Keep in mind that rising rents with falling incomes is not exactly a good combination.  Rents are rising at nearly twice the pace of the overall inflation rate.  This divergence has accelerated since 2012.  The Fed has made a one way bet here.  The Fed is operating under a QE forever scenario.  Take a look at the Fed balance sheet and tell me if you think a taper is in serious consideration:

fed balance sheet

The Fed is largely playing one big confidence game.  The too big to fail are even larger today.  Real estate investors are virtually half the market in 2013.  Even in expensive California nearly one-third of all home sales are going to investors (in Las Vegas it is closer to 60 percent).

Reconcile all the facts coming out this month:

-Household incomes adjusting for inflation are back to levels last seen in 1989 (24 years ago – a lost generation)

-50 percent of income generated in 2012 is going to the top 10 percent of earners (highest ever since the early 1900s)

-Rents are rising much faster than overall CPI

-Investors are gobbling up an incredibly large share of all real estate purchases

There has been a serious disconnect going on since the recovery hit and these kind of divergent data points suggest we are in a mania like mode.  Investors are largely chasing yield even on many deals that simply do make sense (i.e., cap rates are simply not panning out in many markets).  The Fed taper is merely a magician’s trick.  The Fed can’t taper to any large degree.  It is an end-game in the mortgage market.  The Fed is the housing market.  The Fed is largely focused on helping member banks so it is no surprise that banks are doing exceptionally well and many financial institutions are the largest real estate buyers in the current market.  For now, the investor trade will continue to play out even if people with common sense realize this is simply one giant shell game and the Fed is on its way to a $4 trillion balance sheet.  Doesn’t seen so farfetched that we are entering a modern age of feudalism.

Dr. Housing Bubble
http://www.doctorhousingbubble.com/federal-reserve-taper-household-income-lost-generation/?

The Dollar Losing Ground As The World’s Reserve Currency

Australia and China have announced that they will trade with each other without using the U.S. Dollar.  China and Russia will chip away at the Dollar’s reserve currency status by establishing direct payment in their own currencies with one trading partner after another.  When the world no longer considers the Dollar a necessary reserve currency, we will be in big trouble.  We will no longer be able to endlessly print money and kick the can further down the road.  That will be the end game for the fiat currency system that has been in place since Bretton Woods.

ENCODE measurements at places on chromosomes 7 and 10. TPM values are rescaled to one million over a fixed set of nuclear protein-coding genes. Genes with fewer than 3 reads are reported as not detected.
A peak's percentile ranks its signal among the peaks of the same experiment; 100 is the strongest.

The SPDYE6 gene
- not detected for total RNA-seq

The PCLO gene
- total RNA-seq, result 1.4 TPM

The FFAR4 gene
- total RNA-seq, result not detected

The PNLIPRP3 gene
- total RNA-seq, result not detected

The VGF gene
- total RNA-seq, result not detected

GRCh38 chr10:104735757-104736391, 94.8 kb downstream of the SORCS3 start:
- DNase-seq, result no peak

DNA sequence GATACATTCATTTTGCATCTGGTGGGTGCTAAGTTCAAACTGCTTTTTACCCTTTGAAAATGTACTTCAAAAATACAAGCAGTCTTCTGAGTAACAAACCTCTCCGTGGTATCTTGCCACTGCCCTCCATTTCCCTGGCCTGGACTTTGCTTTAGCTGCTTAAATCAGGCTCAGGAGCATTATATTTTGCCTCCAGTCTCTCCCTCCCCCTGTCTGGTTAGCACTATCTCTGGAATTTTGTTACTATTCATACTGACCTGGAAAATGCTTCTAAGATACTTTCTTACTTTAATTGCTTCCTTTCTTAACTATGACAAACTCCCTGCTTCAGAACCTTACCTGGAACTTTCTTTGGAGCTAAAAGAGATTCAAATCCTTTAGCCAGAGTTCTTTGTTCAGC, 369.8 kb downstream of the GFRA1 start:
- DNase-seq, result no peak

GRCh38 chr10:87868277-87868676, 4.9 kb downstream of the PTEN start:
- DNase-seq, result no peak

In a previous article by David Stockton on this blog, he makes the following statement about Richard Nixon, which I completely agree with:

“When Richard M. Nixon essentially defaulted on the nation’s debt obligations by finally ending the convertibility of gold to the dollar. That one act — arguably a sin graver than Watergate — meant the end of national financial discipline and the start of a four-decade spree during which we have lived high on the hog, running a cumulative $8 trillion current-account deficit.”

The following is an article that appeared in zerohedge.com that demonstrates how the world is changing and how the U.S. Dollar is unlikely to remain the worlds reserve currency.

Continue reading “The Dollar Losing Ground As The World’s Reserve Currency”

Sundown in America – David Stockman

There have been a lot of doom and gloom articles appearing lately.  Should we be concerned?  (GA)

By DAVID A. STOCKMAN
New York Times
Published: March 30, 2013

The Dow Jones and Standard & Poor’s 500 indexes reached record highs on Thursday, having completely erased the losses since the stock market’s last peak, in 2007. But instead of cheering, we should be very afraid.

Over the last 13 years, the stock market has twice crashed and touched off a recession: American households lost $5 trillion in the 2000 dot-com bust and more than $7 trillion in the 2007 housing crash. Sooner or later — within a few years, I predict — this latest Wall Street bubble, inflated by an egregious flood of phony money from the Federal Reserve rather than real economic gains, will explode, too.